Barny Boatman Looks Back at 'Late Night Poker' – PokerNews.com

In 1999, a pioneering poker show on British television changed the face of the game we all now enjoy.

Under-the-table ‘lipstick’ cameras, atmosphere as thick as the smoke in the studio and Jesse May’s electric commentary brought character to cardplay in a way televised poker had never done before.

“Late Night Poker” was a revolutionary program that inspired many of Britain and Europe’s elite poker players of today. PokerNews caught up with one of the main men involved from the start, Barny Boatman.

A member of the infamous ‘Hendon Mob,’ Boatman wasn’t just a player, but also a commentator in later series. He was there from the beginning and very quickly noticed that the project could be a shot in the arm to poker, which was not yet an industry but a game.

“There were one or two of us who saw it coming a bit,” he said. “I was hawking a treatment around for a poker show not long before ‘Late Night Poker’ happened. I was therefore very pleased when the word went out that they were looking for players.”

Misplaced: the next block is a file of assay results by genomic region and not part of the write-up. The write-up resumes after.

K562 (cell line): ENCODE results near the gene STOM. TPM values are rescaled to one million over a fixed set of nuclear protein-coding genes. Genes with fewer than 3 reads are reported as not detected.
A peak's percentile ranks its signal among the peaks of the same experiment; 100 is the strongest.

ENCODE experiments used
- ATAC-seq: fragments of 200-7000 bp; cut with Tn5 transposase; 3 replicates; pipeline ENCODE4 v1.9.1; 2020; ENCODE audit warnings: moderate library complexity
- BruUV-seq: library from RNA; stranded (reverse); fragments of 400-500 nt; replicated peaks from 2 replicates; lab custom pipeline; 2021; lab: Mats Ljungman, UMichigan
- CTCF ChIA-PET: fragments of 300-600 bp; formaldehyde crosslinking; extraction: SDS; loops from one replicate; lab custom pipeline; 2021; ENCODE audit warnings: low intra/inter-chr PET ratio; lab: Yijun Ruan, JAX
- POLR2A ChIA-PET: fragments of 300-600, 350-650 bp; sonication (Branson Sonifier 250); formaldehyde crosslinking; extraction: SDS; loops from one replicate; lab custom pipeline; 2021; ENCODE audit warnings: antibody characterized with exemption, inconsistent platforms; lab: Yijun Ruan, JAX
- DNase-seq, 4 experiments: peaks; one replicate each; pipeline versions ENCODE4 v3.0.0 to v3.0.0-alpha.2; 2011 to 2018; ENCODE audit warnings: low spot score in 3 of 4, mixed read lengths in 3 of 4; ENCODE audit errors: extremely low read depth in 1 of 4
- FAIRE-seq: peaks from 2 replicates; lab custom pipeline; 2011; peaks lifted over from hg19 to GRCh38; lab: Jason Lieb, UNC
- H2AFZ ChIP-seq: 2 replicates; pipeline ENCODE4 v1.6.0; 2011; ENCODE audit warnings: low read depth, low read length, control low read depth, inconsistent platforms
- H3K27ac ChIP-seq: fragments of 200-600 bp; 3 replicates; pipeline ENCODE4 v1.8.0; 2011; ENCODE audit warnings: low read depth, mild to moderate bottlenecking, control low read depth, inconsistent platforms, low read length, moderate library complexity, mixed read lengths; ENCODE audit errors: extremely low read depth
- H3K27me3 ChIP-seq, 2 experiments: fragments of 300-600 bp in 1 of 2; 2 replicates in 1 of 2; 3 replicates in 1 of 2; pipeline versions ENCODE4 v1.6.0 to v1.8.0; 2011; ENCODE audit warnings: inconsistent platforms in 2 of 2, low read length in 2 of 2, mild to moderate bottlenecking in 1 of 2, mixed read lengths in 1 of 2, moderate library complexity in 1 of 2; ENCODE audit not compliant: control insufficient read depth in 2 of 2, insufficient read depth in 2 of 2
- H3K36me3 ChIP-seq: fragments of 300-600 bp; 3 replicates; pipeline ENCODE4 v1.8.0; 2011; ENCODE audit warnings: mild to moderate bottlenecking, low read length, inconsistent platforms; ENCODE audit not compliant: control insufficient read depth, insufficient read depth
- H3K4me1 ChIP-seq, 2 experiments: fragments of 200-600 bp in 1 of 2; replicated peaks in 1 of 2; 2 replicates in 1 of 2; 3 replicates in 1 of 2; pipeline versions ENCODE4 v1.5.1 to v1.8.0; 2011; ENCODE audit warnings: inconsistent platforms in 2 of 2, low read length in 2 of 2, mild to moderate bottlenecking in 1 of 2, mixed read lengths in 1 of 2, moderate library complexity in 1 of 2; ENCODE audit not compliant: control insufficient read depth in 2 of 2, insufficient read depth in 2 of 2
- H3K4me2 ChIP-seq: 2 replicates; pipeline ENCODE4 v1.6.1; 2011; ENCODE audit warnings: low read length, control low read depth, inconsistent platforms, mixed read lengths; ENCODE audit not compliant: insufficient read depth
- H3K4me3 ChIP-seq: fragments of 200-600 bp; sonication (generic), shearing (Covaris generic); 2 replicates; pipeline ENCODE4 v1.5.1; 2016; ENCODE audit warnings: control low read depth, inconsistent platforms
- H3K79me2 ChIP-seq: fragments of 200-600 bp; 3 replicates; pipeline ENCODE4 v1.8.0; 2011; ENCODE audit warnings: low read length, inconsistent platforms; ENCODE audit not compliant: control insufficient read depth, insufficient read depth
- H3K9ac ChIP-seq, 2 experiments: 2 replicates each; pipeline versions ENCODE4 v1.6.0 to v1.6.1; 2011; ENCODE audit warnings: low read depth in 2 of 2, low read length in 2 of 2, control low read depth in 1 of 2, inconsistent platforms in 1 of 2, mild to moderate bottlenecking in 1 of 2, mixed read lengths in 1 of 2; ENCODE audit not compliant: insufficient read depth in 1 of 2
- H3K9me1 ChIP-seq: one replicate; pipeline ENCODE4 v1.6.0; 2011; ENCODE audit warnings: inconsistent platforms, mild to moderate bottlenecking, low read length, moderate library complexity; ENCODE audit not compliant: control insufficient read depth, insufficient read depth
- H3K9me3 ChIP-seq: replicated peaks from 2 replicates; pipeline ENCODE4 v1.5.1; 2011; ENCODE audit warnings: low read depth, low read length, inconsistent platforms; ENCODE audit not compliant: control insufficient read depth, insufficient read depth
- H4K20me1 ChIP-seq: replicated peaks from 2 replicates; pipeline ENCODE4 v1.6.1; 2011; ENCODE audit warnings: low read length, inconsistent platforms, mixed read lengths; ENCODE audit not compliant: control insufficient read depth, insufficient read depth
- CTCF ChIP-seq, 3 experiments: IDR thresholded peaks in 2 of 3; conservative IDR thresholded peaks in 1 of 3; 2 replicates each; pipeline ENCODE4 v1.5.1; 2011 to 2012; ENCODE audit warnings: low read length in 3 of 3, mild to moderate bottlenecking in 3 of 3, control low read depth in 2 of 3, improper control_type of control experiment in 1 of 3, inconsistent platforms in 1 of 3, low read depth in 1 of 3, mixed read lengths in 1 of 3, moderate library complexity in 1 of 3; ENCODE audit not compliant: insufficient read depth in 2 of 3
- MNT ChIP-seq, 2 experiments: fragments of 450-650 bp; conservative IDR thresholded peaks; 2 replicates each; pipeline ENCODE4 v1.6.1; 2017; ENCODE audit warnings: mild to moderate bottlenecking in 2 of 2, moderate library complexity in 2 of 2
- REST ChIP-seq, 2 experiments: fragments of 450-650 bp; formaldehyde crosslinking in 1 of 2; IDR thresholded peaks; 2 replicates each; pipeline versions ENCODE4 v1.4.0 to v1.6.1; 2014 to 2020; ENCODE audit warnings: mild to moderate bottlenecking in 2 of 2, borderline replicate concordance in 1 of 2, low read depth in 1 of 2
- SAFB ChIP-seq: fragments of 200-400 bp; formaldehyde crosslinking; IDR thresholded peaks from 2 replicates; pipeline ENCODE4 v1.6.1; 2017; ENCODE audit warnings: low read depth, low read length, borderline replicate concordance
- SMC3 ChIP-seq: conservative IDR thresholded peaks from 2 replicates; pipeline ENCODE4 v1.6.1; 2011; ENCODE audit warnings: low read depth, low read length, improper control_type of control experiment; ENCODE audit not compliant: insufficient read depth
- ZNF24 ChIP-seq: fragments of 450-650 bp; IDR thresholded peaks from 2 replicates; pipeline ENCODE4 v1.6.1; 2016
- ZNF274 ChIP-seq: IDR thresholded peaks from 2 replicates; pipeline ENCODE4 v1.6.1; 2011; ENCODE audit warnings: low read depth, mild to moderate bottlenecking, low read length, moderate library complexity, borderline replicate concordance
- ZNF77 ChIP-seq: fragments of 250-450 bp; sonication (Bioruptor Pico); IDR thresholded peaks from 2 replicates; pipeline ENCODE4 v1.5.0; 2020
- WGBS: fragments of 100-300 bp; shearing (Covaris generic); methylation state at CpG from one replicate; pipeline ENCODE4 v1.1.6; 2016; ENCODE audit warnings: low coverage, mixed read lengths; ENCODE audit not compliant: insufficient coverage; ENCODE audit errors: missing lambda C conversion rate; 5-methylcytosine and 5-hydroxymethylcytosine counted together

The Initial Response to the Cameras

Although Boatman was enthused, that feeling wasn’t a general one.

“A lot of the established players in Europe were understandably wary of the idea of cameras,” Boatman said. “I was up for it for a couple of reasons. I could see the value in terms of pushing poker on into the mainstream where it might become more like a sport, where sponsorship might become possible. I also realized that what people were going to see wasn’t going to be how the game is, for a numbers of reasons, editing, format and the way people play differently when they know they’re being filmed.”

The potential was there, but what were the criteria for

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